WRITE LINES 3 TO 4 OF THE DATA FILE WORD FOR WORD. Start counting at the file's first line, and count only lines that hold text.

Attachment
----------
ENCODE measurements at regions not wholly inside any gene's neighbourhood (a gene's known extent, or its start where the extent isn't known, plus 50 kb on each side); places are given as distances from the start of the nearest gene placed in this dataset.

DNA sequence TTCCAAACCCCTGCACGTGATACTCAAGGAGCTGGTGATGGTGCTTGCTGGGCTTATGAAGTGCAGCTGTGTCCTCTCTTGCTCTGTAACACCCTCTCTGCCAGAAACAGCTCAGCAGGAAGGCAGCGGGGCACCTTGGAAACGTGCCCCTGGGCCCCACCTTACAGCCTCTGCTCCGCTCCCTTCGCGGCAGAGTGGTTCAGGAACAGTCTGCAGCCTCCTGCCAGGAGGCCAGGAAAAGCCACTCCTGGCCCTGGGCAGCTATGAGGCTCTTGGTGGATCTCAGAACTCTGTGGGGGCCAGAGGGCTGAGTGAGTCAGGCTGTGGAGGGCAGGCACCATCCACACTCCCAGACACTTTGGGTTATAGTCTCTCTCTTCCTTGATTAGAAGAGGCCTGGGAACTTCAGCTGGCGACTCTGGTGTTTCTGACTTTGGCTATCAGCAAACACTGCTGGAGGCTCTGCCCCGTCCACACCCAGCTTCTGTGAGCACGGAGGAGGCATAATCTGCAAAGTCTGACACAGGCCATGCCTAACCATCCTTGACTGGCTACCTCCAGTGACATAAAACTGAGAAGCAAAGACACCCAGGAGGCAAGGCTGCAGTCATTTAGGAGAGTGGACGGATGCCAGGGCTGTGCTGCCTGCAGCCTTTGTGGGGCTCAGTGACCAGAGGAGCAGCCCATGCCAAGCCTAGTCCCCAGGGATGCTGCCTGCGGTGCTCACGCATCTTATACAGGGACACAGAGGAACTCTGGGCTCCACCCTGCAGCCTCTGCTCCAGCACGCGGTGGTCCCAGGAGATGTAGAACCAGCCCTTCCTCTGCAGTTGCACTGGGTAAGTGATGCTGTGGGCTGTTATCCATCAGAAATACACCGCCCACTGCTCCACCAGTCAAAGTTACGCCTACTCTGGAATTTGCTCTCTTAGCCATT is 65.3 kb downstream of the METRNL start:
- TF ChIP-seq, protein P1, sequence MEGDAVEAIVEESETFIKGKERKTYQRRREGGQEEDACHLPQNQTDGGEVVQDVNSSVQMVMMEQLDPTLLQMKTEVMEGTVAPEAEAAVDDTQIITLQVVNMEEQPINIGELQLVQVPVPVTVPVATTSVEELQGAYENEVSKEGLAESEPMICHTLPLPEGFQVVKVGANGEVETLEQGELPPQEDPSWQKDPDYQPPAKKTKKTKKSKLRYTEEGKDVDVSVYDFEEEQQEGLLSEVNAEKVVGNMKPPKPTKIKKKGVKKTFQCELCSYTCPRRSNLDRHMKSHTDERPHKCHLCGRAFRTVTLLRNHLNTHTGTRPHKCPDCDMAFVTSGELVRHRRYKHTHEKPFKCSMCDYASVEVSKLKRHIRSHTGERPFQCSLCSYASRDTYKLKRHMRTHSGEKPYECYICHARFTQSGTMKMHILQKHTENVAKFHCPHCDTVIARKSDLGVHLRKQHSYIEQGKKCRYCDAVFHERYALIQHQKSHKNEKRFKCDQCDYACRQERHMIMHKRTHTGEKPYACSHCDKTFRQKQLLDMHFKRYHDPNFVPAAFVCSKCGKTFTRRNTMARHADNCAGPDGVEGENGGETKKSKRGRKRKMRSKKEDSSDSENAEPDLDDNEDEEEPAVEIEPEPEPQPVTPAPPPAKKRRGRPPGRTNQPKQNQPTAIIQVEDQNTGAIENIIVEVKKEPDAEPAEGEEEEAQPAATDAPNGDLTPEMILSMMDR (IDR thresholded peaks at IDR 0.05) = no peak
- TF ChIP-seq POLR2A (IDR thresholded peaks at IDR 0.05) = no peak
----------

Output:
- TF ChIP-seq, protein P1, sequence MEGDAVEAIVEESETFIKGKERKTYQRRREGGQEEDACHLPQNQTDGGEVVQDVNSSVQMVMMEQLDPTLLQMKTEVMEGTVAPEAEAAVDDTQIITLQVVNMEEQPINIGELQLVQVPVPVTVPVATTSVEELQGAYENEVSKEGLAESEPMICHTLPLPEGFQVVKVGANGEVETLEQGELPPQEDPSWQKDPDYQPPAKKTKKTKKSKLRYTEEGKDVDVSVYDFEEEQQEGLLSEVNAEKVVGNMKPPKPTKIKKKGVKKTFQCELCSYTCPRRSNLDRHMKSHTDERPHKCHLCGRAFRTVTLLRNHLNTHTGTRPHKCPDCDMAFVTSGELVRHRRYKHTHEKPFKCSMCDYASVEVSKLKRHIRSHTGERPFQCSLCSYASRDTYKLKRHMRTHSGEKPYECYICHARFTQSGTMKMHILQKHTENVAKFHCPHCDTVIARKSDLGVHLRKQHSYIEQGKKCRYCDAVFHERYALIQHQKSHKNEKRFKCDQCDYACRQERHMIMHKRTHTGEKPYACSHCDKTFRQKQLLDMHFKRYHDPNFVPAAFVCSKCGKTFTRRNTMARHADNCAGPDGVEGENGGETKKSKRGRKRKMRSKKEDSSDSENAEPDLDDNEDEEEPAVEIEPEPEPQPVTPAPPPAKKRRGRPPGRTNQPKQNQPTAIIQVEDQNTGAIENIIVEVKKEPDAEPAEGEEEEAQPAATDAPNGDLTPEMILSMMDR (IDR thresholded peaks at IDR 0.05) = no peak
- TF ChIP-seq POLR2A (IDR thresholded peaks at IDR 0.05) = no peak